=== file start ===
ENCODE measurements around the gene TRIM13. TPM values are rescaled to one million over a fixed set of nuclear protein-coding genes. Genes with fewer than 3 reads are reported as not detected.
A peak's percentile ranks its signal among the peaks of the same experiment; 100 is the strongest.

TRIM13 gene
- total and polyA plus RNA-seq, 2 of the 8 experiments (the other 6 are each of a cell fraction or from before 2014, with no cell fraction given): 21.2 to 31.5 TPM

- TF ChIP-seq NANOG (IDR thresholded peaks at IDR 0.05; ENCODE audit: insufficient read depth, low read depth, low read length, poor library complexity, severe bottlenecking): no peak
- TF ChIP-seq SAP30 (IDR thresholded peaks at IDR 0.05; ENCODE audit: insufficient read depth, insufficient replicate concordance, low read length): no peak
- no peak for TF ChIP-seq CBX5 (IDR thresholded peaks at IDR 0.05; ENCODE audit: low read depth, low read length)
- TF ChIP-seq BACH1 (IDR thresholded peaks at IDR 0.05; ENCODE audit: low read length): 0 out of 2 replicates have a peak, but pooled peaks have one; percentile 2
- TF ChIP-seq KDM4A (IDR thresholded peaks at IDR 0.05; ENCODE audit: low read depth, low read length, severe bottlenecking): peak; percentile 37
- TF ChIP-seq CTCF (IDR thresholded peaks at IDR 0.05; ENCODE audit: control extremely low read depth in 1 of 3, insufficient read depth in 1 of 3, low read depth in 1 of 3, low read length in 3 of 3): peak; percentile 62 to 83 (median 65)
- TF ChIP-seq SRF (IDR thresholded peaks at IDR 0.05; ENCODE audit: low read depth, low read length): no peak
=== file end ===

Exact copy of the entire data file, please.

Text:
ENCODE measurements around the gene TRIM13. TPM values are rescaled to one million over a fixed set of nuclear protein-coding genes. Genes with fewer than 3 reads are reported as not detected.
A peak's percentile ranks its signal among the peaks of the same experiment; 100 is the strongest.

TRIM13 gene
- total and polyA plus RNA-seq, 2 of the 8 experiments (the other 6 are each of a cell fraction or from before 2014, with no cell fraction given): 21.2 to 31.5 TPM

- TF ChIP-seq NANOG (IDR thresholded peaks at IDR 0.05; ENCODE audit: insufficient read depth, low read depth, low read length, poor library complexity, severe bottlenecking): no peak
- TF ChIP-seq SAP30 (IDR thresholded peaks at IDR 0.05; ENCODE audit: insufficient read depth, insufficient replicate concordance, low read length): no peak
- no peak for TF ChIP-seq CBX5 (IDR thresholded peaks at IDR 0.05; ENCODE audit: low read depth, low read length)
- TF ChIP-seq BACH1 (IDR thresholded peaks at IDR 0.05; ENCODE audit: low read length): 0 out of 2 replicates have a peak, but pooled peaks have one; percentile 2
- TF ChIP-seq KDM4A (IDR thresholded peaks at IDR 0.05; ENCODE audit: low read depth, low read length, severe bottlenecking): peak; percentile 37
- TF ChIP-seq CTCF (IDR thresholded peaks at IDR 0.05; ENCODE audit: control extremely low read depth in 1 of 3, insufficient read depth in 1 of 3, low read depth in 1 of 3, low read length in 3 of 3): peak; percentile 62 to 83 (median 65)
- TF ChIP-seq SRF (IDR thresholded peaks at IDR 0.05; ENCODE audit: low read depth, low read length): no peak